Another reason I would not want to use the Bravo case on a daily basis is that it’s just too difficult to install and uninstall from my phone. When I wasn’t able to charge my phone, it would have been nice to be able to take the case off of my phone and then reinstall it. Unfortunately, you need a specialized screwdriver and flat tool to remove the case. If the case were easier to install and uninstall, it would be much more flexible.

On the plus side, the screen protector did not seem to impede my use of the touch screen on my iPhone 5 at all. While there did seem to be some space between the screen protector and my touchscreen, I did not notice any accidental “non-touches” while using my phone, which was a nice surprise.

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The Bravo Case does provide impressive protection against dust and drops. While the edges of the case did chip when dropped on concrete, my phone was left undamaged. With the weight of the case, it actually feels like I could throw my phone across the room and nothing would happen to it. It’s a pretty good feeling to know that my expensive device is so well protected.

Check out the video below to see how the case fares while thrown under a car tire and being run over!  Although there was some damage to the plastic lighting port cover, the rest of the case remained undamaged.

Unfortunately, unlike the Lifeproof cases, there is no way to water test the Bravo Case before putting your device inside. So since I didn’t want the chance of losing my iPhone to water damage, I did not do any waterproof testing on this case.

However, speaking of the case’s water protection, the rubber gasket that protects the lighting port and headphone jack doesn’t necessarily waterproof the headphone jack. While the combination of the gasket and plastic clip will waterproof the lighting jack, the rubber gasket itself does not fully protect the headphone jack from water. In order to fully protect the headphone jack from water you need to use the separate screw-in headphone jack seal. But, the rubber gasket is still necessary to waterproof the lighting port, so it’s not like you can take it off; the headphone gasket will just be hanging out there while the screw-in seal is in place.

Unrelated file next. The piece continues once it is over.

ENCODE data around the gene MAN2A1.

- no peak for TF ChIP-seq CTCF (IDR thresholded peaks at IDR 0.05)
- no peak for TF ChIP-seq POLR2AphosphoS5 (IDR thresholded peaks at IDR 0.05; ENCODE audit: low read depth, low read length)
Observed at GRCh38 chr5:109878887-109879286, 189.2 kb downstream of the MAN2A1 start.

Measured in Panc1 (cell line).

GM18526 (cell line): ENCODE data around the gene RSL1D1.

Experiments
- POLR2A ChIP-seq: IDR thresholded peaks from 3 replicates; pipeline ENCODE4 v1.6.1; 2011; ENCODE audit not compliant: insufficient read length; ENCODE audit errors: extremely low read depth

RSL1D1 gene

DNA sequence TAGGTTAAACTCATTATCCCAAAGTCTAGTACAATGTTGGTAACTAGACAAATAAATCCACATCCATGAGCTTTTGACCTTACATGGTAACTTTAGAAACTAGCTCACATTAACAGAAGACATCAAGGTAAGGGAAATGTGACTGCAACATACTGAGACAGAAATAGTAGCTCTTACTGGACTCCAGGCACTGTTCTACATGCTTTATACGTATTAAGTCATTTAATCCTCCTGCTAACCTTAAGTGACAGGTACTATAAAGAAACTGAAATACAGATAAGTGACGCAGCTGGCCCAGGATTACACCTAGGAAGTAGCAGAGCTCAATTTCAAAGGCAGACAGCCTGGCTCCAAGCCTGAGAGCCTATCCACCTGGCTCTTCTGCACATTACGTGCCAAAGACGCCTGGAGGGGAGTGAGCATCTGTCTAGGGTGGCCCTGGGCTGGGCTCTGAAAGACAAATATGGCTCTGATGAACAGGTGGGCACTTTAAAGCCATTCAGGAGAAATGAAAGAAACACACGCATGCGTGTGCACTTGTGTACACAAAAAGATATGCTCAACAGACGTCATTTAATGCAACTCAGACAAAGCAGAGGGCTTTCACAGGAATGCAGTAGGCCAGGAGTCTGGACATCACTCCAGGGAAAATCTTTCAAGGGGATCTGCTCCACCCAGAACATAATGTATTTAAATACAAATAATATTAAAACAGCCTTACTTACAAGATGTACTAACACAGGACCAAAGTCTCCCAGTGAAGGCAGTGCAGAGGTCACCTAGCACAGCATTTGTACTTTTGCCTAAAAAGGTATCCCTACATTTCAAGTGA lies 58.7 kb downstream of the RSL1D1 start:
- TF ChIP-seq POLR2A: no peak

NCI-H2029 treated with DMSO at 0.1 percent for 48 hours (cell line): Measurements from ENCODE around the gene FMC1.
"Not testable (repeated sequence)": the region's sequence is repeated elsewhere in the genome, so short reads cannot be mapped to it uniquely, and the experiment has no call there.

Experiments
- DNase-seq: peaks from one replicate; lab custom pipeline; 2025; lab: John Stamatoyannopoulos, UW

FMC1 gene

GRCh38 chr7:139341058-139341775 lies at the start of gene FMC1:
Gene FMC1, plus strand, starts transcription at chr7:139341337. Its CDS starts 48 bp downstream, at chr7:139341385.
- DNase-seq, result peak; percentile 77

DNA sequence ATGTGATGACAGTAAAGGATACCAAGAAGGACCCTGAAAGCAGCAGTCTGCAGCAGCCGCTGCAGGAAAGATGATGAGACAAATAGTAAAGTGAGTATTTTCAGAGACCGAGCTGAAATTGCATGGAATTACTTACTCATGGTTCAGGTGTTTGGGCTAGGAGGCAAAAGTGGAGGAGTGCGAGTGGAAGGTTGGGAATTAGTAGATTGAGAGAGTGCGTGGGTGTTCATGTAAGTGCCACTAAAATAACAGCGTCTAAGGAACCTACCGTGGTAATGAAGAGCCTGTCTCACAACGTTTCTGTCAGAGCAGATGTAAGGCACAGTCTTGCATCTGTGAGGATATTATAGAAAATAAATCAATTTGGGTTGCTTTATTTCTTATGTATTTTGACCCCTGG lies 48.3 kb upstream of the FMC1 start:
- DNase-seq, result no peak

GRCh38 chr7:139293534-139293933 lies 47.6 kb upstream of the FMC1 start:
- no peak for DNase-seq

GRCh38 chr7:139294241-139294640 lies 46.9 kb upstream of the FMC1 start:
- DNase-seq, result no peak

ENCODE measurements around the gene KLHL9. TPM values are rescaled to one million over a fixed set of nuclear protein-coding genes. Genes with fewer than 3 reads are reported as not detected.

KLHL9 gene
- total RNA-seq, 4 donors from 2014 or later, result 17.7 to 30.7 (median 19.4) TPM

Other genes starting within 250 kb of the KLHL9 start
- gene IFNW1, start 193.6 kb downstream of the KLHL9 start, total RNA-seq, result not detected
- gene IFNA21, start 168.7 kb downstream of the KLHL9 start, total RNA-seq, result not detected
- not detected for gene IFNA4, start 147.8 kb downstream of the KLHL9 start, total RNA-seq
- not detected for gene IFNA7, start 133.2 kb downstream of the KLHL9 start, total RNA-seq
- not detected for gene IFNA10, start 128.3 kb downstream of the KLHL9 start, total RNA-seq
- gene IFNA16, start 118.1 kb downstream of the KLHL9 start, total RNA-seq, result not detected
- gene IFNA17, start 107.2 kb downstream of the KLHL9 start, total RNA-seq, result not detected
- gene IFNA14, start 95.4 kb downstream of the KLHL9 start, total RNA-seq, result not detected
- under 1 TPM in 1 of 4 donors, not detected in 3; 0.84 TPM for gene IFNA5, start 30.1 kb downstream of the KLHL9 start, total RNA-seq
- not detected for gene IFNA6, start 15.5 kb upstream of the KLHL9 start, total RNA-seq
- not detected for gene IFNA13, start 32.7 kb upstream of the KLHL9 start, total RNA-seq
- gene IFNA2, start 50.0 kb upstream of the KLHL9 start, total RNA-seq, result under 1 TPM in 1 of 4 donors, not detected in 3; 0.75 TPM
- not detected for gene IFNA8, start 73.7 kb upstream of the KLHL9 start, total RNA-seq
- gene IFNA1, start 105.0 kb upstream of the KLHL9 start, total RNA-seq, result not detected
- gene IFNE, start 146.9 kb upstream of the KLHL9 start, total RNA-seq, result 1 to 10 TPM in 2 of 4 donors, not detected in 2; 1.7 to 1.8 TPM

While the case does provide adequate protection to dust, drops, car tires, and very likely water, it does hamper the everyday use of the iPhone. Something that I did not mention earlier is the innate problem with aluminum cases, which is degradation of WiFi and cellular signals. Although this is an almost universal problem with aluminum cases, this issue cannot be overlooked with the Bravo Case. I did notice some cellular and WiFi signal issues while using it. Unfortunately, because it affected the everyday use of my phone so much, I can not and would not recommend this case.

The Bravo Case for iPhone 5 and 5s can be purchased at Amazon or directly from the manufacturer.

MSRP:  $99.99

What I Like:  Nice looking aluminum design; Provides good drop and dust protection; No touchscreen sensitivity loss with screen protector

What Needs Improvement:  No way to water test the case before installing phone; Interferes with everyday use of phone though WiFi and cellular signal loss

Source:  The Bravo Case was a manufacturer supplied review sample

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About the Author

Perry Brauner
I'm an architect by trade, but the overarching theme of my life has always been trying to keep up with the newest, coolest technology. Ever since I picked up an NES controller, I've been hooked on the latest and greatest gadgets, gizmos, and toys. Whether it's gaming, mobile phones, and accessories, or PCs and Apple products, I'm interested. I use many Apple products in my daily life, such as the iPhone, iPad, and my MacBook Pro. I've also built a few PCs in my day, so I'd like to say that I'm a pretty well-rounded techie.